Pages InformationWriter Jogye Date22 Jul 2015 Read3,793 Comment0
Three Jewel Temples,
Haein-sa, the Dharma Jewel Temple
As Haein-sa Temple enshrines the entirety of the Buddhist canon, which contains the teachings of the Buddha, Haein-sa is referred to as the “Dharma Jewel” Temple. All known Sutras, recording the teachings of the Buddha, along with scriptural commentaries and other Buddhist texts, were collected to form the Tripitaka Koreana or “Palman Daejangyeong.” In total, the Tripitaka Koreana contains 1,514 separate titles made up of 6,803 individual scrolls. If the 81,258 printing woodblocks containing the Tripitaka Koreana were stacked one on top of the other, their height would reach 3,200m, a height greater than that of Mt. Baekdusan, the tallest mountain in Korea. If they were laid side by side horizontally, their length would extend 60km.
The original woodblocks containing the Tripitaka Koreana were carved during Goryeo Dynasty as a spiritual defense against the oncoming Mongol invasion. Thus the Goryeo royal court and the common people united together to produce the Tripitaka. Each craftsman worked with the utmost sincerity and devotion as, after carving each character, the craftsman would offer a prostration to the Buddha before engraving the next. Upon finishing each woodblock, the craftsmen engraved their names at the end. Such devotion was also maintained during the construction of the repositories which contain the woodblocks.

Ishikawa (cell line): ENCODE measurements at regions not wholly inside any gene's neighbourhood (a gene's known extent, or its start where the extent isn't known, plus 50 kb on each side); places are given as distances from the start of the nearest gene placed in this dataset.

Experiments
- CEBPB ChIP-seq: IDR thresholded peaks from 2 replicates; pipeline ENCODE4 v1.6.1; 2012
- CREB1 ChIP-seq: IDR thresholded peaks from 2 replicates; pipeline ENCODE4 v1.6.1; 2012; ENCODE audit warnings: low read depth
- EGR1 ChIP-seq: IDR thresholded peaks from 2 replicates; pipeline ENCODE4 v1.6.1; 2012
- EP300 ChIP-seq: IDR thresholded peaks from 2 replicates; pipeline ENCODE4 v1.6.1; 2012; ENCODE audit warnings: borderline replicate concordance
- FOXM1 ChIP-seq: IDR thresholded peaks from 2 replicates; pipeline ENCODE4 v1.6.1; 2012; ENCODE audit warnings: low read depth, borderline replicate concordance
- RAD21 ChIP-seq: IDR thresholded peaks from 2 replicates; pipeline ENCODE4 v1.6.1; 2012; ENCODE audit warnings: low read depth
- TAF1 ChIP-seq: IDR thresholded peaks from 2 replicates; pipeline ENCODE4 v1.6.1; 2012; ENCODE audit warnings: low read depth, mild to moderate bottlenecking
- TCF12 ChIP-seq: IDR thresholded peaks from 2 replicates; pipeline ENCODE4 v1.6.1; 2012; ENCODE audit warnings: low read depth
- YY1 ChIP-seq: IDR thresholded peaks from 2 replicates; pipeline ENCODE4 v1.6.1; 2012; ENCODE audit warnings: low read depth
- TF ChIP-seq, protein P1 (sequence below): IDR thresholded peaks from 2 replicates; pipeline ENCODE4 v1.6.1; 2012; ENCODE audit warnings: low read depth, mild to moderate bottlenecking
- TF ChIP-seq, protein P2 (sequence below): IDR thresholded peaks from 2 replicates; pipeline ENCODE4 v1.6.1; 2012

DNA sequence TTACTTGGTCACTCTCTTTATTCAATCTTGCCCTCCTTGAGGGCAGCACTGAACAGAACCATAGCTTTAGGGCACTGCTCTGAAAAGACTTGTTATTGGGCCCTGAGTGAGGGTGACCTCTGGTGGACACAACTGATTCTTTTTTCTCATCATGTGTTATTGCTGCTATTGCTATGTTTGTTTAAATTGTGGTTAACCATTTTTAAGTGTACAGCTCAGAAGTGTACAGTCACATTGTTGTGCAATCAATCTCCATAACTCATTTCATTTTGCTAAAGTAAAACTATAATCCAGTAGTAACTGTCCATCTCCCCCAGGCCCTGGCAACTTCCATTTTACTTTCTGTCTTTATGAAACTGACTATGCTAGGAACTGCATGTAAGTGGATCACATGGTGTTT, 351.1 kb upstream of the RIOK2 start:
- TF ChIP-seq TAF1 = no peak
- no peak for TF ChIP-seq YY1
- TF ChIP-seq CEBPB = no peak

These repositories are called “Janggyeong Panjeon” or “Panjeon” for short, and are located behind Haein-sa's “Hall of Great Tranquility and Light” (Daejeokgwang-jeon). Both the Tripitaka Koreana and the Panjeon are Korean national treasures and in 1995 the Panjeon was included on the UNESCO World Heritage List. Then, in 2007 the Tripitaka Koreana was included in the UNESCO Memory of the World Register of historically significant ancient documents.
- excerpt from Buddhist English (Intermediate 1) published in 2014 by the Jogye Order of Korean Buddhism